Feeding your premature baby
It's stressful enough when your baby comes earlier than expected and is so small, the last thing you need to worry about is confusing feeding advice. Here's the latest information for preterm nutrition.
preterm baby nutrition

Approximately eight percent of babies in New Zealand are born prematurely (before 37 weeks gestation), according to statistics from the Minstry of Health.

To give premmie babies the best start in life, breast milk is encouraged as the first choice of nutrition. Breast milk has been shown to reduce the risk common issues in neonates, such as necrotising enterocolitis - a condition where sections of the bowel tissue die. As well as this, the common cognitive benefits of breast milk for all infants appear to be even more pronounced in preterm babies.

If a premature infant has a birth weight below 2000gm, it’s important to note that they may have even more increased nutritional demands. Those born at less than 32 weeks’ gestation usually require fortification of breast milk with protein and calories in the preterm period in order to promote adequate growth.

The sodium and protein in breast milk declines throughout lactation, and calcium and phosphorous content is insufficient for growing preterm infants, so increased protein, energy and minerals may be provided by combining breast milk with a commercially prepared fortifier. Preterm breastfed infants will also require iron supplements from four-eight weeks of age.

When there is insufficient breast milk available, infant formula may be required. For more information and advice, visit www.earlylifenutrition.org



In a nutshell:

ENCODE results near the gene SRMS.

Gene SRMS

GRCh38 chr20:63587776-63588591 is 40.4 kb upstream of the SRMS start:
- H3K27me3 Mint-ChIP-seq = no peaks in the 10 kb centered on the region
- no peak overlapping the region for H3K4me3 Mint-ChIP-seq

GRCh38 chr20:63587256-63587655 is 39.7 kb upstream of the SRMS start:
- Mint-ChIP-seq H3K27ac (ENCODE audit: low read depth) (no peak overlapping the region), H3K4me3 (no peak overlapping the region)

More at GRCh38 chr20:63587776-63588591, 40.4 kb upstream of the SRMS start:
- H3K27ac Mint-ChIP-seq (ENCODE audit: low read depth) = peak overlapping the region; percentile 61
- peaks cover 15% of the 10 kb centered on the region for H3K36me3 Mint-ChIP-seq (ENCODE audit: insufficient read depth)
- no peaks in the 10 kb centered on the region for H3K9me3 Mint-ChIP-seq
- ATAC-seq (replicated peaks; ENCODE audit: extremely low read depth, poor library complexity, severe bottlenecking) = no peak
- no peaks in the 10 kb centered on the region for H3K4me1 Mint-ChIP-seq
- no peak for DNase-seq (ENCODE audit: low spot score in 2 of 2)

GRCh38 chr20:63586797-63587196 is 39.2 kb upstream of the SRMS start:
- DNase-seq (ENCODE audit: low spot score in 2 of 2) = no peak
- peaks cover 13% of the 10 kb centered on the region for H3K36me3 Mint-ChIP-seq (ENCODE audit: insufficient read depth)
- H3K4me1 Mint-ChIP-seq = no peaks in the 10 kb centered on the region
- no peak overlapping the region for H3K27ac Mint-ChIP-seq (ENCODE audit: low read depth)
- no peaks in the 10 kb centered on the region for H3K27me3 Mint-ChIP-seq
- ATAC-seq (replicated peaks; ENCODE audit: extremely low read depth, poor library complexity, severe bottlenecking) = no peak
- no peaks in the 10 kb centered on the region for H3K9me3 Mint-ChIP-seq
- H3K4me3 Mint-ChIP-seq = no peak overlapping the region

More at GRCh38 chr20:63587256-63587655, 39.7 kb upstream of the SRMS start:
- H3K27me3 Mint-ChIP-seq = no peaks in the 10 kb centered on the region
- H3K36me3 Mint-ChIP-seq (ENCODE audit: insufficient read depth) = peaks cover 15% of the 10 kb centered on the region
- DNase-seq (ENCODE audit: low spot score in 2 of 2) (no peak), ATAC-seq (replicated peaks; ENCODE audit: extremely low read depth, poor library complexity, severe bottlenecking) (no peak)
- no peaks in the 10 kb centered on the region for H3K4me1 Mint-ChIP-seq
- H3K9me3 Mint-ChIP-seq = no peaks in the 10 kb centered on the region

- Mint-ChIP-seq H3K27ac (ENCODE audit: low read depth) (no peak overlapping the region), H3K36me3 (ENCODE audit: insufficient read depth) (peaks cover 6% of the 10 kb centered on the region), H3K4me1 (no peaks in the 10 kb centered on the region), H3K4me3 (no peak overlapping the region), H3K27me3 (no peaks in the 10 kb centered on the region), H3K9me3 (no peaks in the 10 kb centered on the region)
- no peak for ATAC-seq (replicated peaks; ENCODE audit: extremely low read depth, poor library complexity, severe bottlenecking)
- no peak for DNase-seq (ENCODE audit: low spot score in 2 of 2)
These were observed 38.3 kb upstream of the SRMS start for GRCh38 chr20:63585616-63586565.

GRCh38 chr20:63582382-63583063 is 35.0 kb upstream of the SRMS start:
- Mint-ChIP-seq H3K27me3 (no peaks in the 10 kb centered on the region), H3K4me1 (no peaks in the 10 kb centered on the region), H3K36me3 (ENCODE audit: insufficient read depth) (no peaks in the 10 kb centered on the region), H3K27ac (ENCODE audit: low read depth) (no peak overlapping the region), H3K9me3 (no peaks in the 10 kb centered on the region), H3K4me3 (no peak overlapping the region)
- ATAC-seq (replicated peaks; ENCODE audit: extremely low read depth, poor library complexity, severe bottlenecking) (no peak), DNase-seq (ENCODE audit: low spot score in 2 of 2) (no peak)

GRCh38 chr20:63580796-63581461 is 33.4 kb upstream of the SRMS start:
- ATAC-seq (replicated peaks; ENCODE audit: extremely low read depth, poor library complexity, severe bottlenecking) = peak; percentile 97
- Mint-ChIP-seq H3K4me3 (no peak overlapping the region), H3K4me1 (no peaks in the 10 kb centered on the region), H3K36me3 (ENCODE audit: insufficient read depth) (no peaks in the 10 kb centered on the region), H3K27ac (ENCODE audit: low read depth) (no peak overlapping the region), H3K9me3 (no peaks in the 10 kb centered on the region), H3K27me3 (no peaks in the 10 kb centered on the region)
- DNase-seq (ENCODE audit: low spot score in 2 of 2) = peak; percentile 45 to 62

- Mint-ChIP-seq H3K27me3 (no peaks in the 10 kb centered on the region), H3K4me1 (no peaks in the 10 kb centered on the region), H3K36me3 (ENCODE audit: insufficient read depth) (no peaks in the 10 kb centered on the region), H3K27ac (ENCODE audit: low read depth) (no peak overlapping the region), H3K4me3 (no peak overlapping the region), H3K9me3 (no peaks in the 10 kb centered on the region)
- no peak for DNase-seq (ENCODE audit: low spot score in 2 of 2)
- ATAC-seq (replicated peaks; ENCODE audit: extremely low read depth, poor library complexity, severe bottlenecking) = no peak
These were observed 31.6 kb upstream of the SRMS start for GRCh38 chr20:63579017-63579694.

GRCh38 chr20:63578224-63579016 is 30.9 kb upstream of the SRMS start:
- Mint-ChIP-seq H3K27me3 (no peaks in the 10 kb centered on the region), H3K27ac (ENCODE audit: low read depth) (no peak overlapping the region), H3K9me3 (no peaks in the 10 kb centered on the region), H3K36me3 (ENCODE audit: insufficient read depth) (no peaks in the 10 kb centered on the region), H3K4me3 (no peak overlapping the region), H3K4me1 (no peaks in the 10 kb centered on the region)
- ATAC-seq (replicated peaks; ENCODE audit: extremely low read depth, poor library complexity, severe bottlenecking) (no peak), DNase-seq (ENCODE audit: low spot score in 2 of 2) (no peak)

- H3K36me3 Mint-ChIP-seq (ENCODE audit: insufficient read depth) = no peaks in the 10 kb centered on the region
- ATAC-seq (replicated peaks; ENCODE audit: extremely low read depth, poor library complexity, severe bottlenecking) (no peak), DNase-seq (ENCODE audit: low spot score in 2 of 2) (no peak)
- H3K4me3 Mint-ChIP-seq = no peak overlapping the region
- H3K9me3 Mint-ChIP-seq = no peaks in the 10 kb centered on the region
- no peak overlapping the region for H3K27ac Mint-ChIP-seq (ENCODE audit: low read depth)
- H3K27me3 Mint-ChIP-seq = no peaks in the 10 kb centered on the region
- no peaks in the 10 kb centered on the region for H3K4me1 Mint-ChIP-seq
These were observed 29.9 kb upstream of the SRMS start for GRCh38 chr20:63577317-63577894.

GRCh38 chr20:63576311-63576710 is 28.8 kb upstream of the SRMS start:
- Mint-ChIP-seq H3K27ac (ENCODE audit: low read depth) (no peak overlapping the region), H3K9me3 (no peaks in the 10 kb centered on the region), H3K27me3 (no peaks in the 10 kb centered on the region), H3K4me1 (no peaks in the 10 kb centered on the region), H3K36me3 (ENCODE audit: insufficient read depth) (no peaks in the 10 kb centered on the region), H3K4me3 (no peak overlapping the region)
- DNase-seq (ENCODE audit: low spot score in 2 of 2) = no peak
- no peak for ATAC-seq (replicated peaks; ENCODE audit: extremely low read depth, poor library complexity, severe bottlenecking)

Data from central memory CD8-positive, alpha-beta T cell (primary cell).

• Breastfeeding reduces the risk or severity of a number of conditions in infancy and later life, including necrotising enterocolitis in preterm infants.
  • Breastfeeding also has significant cognitive benefits, which appear to be more pronounced in preterm infants.
  • In addition to breastfeeding for as long as possible, preterm breastfed infants require iron supplements from four to eight weeks of age.
  • Those born at less than 32 weeks’ gestation usually require fortification of breast milk with protein and calories in the preterm period, in order to promote adequate growth.
This article was written by Melanie Hearse and adapted for Kidpsot, New Zealand's favourite parenting resource for Early Life Nutrition.
Breastfeeding is best for babies and provides many benefits. Combined breast and bottle feeding in the first weeks of life may reduce the supply of your own breast milk. Always consult your doctor, midwife or health care professional for advice about feeding your baby. This post is part of the Early Life Nutrition story.
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